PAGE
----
Precarity and dehumanisation in higher education

in Learning and Teaching
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  • 1 Newcastle University, UK olivia.mason2@newcastle.ac.uk
  • 2 Newcastle University, UK nick.megoran@ncl.ac.uk

Abstract

The increased reliance of universities on a pool of highly skilled but poorly paid casualised academic labour for teaching and research has emerged as a defining feature of higher education provision under neoliberal New Public Management. Based on seventeen visual timeline interviews with academics in the North East of England, this article augments and extends existing studies of precarity through a framing of dehumanisation and humanisation. Specifically, we suggest that casualisation is dehumanising in four ways: it renders individuals invisible; it leaves them vulnerable to exploitation; it denies them academic freedom; and it hampers them in constructing a life narrative projecting into the future. We conclude that casualisation is not simply the product of a reprehensible political economy, but that it is an afront to the very meaning and dignity of being human.

In his novel Incredible Bodies, Ian McGuire tells the story of Morris Gutman, who holds a ten-month post in the Department of English and Cultural Studies at the University of Coketown. Gutman had been hired at the lowest legal salary to replace two professors, of whom ‘one was drying out and the other touring China on a fat British Academy grant’ (2006: 5). Although the advert for this job had proclaimed that Coketown was seeking someone with interests in Queer Theory, diasporic literature and other trendy fields, Gutman – who had held similar jobs teaching twenty-eight different courses at four separate institutions over five years – had learnt that to get such jobs he needed really to do only two things. The first was to ‘maintain a façade of scholarly endeavour whilst strongly hinting at one's willingness to cheerfully accept untold amounts of work’, and the other was ‘placating the consciences of the interviewing panel, who always liked to believe that by offloading their own work they were assisting a young person on the path of scholarship and wisdom’ (2006: 5). The novel unfolds as Gutman prepares for an interview for a permanent lectureship, a job he knows that he desperately needs to save his career, his health, and his marriage. After twenty-two interviews over five years, the narrator notes: ‘He was so tired of this: this job search, this whole process emptying him out like a vast, brutal enema again and again’ (2006: 101).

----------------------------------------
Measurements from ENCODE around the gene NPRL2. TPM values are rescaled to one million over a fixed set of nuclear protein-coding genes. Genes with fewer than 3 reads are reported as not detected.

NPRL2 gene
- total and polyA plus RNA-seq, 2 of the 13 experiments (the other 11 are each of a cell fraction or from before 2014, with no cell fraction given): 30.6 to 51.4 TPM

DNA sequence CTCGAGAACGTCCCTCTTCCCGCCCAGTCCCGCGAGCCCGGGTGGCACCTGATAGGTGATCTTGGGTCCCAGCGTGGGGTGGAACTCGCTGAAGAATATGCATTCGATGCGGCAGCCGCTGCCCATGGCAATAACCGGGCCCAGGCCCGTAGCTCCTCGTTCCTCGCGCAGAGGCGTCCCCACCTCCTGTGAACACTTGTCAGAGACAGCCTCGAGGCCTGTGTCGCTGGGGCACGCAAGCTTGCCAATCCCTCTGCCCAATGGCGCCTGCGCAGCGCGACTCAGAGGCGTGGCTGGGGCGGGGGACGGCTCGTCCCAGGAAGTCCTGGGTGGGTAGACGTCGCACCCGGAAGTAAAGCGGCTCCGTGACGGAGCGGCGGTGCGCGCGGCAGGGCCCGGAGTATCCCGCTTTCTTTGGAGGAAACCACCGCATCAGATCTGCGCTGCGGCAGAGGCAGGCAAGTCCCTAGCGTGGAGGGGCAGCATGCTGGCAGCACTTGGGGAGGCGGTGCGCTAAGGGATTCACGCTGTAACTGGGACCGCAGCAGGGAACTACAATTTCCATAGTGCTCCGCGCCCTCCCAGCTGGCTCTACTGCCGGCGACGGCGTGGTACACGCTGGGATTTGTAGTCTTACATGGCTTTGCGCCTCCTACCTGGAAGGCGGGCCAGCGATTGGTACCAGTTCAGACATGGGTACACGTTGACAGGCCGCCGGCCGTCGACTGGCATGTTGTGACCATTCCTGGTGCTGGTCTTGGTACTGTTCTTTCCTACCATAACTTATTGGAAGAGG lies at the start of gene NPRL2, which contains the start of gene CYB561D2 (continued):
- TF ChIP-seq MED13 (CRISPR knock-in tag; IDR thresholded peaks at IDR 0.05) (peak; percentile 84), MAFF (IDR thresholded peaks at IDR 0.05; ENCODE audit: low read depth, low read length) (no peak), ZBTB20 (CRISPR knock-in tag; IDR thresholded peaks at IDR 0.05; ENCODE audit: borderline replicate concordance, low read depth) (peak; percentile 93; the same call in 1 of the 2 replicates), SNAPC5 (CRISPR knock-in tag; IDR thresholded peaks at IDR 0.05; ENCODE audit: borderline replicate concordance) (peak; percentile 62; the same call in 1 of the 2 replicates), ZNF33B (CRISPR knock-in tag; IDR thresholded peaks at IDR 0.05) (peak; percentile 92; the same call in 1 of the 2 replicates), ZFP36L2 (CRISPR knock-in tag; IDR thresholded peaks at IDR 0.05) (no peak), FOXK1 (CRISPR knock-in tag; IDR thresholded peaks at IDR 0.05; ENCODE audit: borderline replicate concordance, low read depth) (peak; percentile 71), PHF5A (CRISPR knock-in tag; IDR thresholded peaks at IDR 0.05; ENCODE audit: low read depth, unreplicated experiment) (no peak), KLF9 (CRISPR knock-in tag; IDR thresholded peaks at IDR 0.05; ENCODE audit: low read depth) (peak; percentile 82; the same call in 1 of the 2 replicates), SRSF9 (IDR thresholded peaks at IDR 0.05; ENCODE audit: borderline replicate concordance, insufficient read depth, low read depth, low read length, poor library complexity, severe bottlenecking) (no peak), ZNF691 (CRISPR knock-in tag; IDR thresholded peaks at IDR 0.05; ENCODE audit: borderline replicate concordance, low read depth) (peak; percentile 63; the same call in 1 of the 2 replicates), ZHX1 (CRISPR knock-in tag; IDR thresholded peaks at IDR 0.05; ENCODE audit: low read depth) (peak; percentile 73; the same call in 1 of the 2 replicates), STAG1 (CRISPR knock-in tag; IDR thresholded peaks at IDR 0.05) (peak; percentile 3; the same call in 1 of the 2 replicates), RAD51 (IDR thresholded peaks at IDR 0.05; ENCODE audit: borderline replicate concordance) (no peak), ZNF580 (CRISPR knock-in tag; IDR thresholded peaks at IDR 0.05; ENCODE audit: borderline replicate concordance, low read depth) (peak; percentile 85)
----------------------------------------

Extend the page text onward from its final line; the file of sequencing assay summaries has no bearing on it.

Gutman's fictional plight points to the truth that UK universities are becoming increasingly dependent upon a pool of workers employed to teach and conduct research on precarious and unfavourable contracts. This enables established academics to concentrate on activities aimed at hitting targets and advancing strategic objectives prioritised by managers. A recent report on the issue based on a survey conducted by the University and College Union (UCU 2019) estimates that this ‘reserve army’ of precarious academic labour is doing between 25 and 30 per cent of the teaching in many universities. UCU argues that this has significant negative consequences including exploitation and financial insecurity, overwork and stress, the exacerbation of racial and gender inequalities in the workplace, and ultimately damaging the quality of education itself.

The extent and harm of casualisation has become well-established in recent writing. In this article, we seek to bring a new angle by interrogating casualisation through the lens of humanisation and dehumanisation, bringing an interdisciplinary perspective framed in particular by the African American tradition of theological anthropology (that is, theological reflection on the meaning of being human) and especially the work of Martin Luther King, Jr. Following an overview of the literatures on precarious work both generally and in academia, we outline research conducted with academics in UK universities using visual timeline interviews. In our substantive findings, we explore how casualisation is dehumanising in four ways: it renders staff invisible to colleagues and institutions; it leaves staff vulnerable to a whole range of exploitative and demeaning practices, placing them in degrading patronage networks; it denies agency and curtails the academic freedom that is a hallmark of our profession; and it prevents them from articulating a long-term narrative of their careers that can provide meaning to their lives. The article concludes with a call to resist casualisation by foregrounding the human.